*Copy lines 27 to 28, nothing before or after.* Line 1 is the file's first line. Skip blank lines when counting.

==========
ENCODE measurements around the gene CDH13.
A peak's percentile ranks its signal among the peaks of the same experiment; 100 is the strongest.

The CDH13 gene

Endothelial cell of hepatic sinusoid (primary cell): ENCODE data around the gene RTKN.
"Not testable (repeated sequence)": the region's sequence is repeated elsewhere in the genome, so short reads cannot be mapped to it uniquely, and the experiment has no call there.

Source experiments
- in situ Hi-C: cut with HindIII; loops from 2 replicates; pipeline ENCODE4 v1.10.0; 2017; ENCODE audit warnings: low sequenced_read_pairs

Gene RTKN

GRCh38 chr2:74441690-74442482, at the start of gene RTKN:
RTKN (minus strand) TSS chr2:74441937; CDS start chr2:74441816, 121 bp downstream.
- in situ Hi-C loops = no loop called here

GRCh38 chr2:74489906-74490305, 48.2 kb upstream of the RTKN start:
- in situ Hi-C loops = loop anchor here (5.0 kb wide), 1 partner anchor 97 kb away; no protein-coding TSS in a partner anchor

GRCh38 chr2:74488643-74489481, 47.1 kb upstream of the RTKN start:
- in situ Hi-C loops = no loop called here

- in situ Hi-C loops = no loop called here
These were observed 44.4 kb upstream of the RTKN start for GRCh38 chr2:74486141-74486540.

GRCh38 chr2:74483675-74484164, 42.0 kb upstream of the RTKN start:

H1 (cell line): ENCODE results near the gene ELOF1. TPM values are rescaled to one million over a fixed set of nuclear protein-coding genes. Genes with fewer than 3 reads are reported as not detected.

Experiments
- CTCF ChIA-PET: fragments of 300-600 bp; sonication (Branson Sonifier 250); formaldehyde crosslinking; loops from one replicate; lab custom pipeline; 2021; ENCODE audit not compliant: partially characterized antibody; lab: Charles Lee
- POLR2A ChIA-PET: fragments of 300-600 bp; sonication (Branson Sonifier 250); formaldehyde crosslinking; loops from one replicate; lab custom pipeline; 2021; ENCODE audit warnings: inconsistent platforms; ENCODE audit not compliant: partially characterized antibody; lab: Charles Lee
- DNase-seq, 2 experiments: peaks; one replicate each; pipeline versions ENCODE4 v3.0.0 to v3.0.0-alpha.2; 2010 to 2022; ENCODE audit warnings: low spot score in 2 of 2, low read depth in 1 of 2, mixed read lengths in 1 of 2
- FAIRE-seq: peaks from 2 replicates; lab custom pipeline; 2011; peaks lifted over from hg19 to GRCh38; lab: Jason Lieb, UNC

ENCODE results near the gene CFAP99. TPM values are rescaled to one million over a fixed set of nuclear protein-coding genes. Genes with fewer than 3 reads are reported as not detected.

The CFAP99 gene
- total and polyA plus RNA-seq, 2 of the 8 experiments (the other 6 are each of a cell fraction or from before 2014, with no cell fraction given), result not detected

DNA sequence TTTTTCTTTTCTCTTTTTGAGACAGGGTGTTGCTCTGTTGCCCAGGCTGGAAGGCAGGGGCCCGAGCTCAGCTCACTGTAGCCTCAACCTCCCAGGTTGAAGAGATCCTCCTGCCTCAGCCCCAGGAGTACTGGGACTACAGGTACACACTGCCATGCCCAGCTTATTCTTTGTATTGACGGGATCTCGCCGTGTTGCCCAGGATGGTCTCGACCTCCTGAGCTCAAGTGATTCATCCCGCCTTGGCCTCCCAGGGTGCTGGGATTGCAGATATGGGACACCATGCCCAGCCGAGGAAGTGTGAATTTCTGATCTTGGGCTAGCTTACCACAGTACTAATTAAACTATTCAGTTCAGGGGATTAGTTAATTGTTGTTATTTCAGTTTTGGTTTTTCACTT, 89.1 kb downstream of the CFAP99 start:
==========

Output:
- total and polyA plus RNA-seq, 2 of the 8 experiments (the other 6 are each of a cell fraction or from before 2014, with no cell fraction given), result not detected

DNA sequence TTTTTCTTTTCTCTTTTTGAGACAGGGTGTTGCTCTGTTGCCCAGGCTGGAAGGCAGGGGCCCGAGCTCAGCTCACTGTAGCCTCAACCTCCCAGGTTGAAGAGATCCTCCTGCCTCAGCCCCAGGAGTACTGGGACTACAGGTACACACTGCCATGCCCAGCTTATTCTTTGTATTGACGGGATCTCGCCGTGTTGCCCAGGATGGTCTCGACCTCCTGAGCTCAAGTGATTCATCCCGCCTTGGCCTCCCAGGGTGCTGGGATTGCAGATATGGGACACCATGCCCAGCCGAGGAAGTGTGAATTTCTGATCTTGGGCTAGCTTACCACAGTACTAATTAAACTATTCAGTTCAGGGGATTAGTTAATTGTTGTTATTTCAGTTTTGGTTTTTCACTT, 89.1 kb downstream of the CFAP99 start: